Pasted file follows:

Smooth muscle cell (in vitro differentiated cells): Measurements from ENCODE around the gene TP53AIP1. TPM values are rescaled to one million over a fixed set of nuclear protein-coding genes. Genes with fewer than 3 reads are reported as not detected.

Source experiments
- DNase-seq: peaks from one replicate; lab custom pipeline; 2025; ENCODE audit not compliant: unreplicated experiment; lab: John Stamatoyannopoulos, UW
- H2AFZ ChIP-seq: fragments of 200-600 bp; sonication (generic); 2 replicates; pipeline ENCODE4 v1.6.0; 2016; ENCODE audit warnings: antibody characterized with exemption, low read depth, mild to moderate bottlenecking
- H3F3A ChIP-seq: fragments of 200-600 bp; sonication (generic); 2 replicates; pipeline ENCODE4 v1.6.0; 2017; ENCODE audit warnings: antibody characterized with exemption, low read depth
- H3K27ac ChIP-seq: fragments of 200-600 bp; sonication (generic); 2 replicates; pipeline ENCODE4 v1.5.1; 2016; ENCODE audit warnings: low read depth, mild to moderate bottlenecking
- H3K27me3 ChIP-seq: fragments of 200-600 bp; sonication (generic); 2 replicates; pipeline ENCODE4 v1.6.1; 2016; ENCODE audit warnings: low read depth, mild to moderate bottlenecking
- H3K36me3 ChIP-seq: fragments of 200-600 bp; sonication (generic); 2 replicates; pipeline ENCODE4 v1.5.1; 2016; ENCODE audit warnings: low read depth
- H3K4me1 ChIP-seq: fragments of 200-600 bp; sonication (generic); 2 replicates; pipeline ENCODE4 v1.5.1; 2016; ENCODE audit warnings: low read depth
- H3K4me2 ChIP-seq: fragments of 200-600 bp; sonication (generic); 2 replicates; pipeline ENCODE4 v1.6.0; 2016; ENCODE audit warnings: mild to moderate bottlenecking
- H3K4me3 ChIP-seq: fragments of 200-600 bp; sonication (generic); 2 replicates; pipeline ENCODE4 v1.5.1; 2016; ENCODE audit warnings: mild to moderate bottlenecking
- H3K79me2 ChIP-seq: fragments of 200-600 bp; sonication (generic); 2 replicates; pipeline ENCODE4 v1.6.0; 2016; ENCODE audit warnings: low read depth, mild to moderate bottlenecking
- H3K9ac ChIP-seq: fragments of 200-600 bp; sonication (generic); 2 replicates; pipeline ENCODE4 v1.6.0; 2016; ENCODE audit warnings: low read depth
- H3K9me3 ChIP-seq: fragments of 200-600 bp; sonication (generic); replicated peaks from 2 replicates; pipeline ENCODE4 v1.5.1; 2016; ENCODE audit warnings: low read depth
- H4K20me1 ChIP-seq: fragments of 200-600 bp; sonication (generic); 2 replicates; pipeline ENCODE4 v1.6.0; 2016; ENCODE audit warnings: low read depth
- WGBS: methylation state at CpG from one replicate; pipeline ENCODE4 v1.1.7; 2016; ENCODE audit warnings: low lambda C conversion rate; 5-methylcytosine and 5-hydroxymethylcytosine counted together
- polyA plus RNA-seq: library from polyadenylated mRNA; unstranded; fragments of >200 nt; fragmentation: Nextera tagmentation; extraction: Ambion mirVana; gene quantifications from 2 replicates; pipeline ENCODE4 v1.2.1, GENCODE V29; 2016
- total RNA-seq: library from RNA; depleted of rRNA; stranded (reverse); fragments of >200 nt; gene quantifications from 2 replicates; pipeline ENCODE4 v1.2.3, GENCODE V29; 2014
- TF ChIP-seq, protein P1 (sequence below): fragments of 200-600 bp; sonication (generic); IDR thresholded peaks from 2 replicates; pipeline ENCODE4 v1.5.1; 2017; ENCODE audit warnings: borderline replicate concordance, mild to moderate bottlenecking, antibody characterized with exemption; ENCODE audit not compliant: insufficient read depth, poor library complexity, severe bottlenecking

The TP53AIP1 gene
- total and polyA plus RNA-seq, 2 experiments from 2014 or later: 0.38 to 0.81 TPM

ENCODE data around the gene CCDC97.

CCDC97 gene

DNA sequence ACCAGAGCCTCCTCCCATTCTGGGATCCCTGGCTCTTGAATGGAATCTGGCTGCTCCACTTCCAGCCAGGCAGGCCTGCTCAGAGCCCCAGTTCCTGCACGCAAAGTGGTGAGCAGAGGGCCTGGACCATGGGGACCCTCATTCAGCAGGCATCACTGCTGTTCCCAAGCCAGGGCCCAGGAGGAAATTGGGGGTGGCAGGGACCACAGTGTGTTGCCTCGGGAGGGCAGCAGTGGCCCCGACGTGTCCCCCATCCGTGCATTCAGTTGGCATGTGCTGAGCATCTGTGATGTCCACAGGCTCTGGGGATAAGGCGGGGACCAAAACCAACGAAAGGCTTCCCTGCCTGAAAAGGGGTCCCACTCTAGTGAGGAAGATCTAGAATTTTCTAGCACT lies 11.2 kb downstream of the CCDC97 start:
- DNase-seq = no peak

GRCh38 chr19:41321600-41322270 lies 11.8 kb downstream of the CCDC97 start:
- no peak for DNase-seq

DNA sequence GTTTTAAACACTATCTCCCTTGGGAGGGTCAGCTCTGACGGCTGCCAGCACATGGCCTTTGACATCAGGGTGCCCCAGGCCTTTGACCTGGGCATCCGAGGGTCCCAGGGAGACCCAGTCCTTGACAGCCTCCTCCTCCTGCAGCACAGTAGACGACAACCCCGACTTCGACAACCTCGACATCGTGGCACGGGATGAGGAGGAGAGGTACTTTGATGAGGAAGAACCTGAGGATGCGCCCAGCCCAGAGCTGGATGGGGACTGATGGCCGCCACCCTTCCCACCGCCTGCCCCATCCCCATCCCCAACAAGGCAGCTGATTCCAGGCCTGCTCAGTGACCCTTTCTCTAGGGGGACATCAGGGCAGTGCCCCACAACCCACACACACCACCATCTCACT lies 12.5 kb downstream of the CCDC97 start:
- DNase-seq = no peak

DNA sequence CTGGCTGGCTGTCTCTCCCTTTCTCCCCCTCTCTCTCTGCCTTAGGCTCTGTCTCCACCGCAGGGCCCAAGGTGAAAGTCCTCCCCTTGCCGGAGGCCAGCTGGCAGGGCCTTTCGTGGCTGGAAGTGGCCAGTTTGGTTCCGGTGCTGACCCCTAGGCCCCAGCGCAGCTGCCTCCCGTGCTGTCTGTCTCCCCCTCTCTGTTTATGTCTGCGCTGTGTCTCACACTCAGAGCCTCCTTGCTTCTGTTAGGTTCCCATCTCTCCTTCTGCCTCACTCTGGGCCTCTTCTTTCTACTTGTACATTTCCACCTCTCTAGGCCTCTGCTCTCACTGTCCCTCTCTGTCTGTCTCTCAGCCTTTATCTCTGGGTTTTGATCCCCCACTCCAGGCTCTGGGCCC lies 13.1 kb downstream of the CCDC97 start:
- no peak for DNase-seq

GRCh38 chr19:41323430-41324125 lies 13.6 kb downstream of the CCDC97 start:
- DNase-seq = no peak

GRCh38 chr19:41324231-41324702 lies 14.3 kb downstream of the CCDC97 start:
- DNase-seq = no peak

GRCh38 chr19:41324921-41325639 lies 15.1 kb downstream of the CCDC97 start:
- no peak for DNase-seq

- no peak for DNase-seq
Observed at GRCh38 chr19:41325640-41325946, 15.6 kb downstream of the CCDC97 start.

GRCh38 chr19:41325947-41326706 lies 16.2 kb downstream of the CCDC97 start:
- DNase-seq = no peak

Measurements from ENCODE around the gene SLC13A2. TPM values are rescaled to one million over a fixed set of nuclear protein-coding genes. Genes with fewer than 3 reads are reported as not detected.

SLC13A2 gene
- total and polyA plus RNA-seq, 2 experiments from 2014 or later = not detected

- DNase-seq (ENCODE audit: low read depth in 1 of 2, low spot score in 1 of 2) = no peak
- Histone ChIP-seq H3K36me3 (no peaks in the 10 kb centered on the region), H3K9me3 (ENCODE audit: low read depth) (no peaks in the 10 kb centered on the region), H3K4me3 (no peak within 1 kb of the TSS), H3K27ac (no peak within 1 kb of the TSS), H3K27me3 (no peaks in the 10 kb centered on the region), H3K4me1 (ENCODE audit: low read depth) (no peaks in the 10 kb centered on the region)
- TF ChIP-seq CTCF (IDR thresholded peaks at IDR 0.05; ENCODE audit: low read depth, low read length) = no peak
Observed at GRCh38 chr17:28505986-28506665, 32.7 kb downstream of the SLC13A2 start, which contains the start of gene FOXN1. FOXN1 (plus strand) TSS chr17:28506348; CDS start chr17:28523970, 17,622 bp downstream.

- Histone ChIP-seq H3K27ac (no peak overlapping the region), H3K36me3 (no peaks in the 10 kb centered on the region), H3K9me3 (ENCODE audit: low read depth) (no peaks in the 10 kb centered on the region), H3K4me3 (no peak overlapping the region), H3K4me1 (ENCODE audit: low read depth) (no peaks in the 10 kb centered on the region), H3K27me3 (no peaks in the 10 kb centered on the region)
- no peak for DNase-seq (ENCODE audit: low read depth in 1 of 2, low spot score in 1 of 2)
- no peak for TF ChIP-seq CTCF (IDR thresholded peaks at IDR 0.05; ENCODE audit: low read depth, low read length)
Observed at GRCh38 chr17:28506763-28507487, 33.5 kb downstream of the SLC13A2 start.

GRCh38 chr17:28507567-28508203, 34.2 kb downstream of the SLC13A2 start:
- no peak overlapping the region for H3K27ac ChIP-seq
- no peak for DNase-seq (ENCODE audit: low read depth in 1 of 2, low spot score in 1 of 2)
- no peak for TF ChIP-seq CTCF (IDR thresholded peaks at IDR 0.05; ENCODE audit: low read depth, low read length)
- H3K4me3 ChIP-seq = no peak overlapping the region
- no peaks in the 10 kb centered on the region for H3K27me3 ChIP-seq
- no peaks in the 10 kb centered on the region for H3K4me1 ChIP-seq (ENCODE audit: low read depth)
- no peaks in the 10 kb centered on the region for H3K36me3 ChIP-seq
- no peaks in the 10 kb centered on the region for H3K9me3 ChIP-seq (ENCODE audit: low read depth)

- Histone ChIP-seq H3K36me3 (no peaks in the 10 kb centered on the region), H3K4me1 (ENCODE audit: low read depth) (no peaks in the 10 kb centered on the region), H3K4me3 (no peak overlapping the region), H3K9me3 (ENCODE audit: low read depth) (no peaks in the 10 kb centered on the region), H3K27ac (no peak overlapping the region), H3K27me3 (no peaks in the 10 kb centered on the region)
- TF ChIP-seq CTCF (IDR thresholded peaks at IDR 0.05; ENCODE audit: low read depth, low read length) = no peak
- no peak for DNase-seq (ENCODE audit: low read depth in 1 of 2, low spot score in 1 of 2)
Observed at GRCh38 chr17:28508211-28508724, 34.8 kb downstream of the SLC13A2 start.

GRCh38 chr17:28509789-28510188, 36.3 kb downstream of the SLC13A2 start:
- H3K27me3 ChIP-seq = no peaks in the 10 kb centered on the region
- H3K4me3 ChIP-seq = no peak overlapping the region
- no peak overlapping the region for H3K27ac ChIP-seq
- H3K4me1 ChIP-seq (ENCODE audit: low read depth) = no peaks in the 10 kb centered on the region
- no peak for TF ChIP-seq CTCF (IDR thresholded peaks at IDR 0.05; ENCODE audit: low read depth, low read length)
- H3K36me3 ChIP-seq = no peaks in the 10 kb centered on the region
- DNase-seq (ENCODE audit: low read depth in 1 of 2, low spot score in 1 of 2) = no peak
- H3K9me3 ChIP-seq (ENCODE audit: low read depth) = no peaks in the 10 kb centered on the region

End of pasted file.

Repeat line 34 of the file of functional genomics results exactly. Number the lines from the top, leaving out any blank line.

GRCh38 chr19:41324231-41324702 lies 14.3 kb downstream of the CCDC97 start: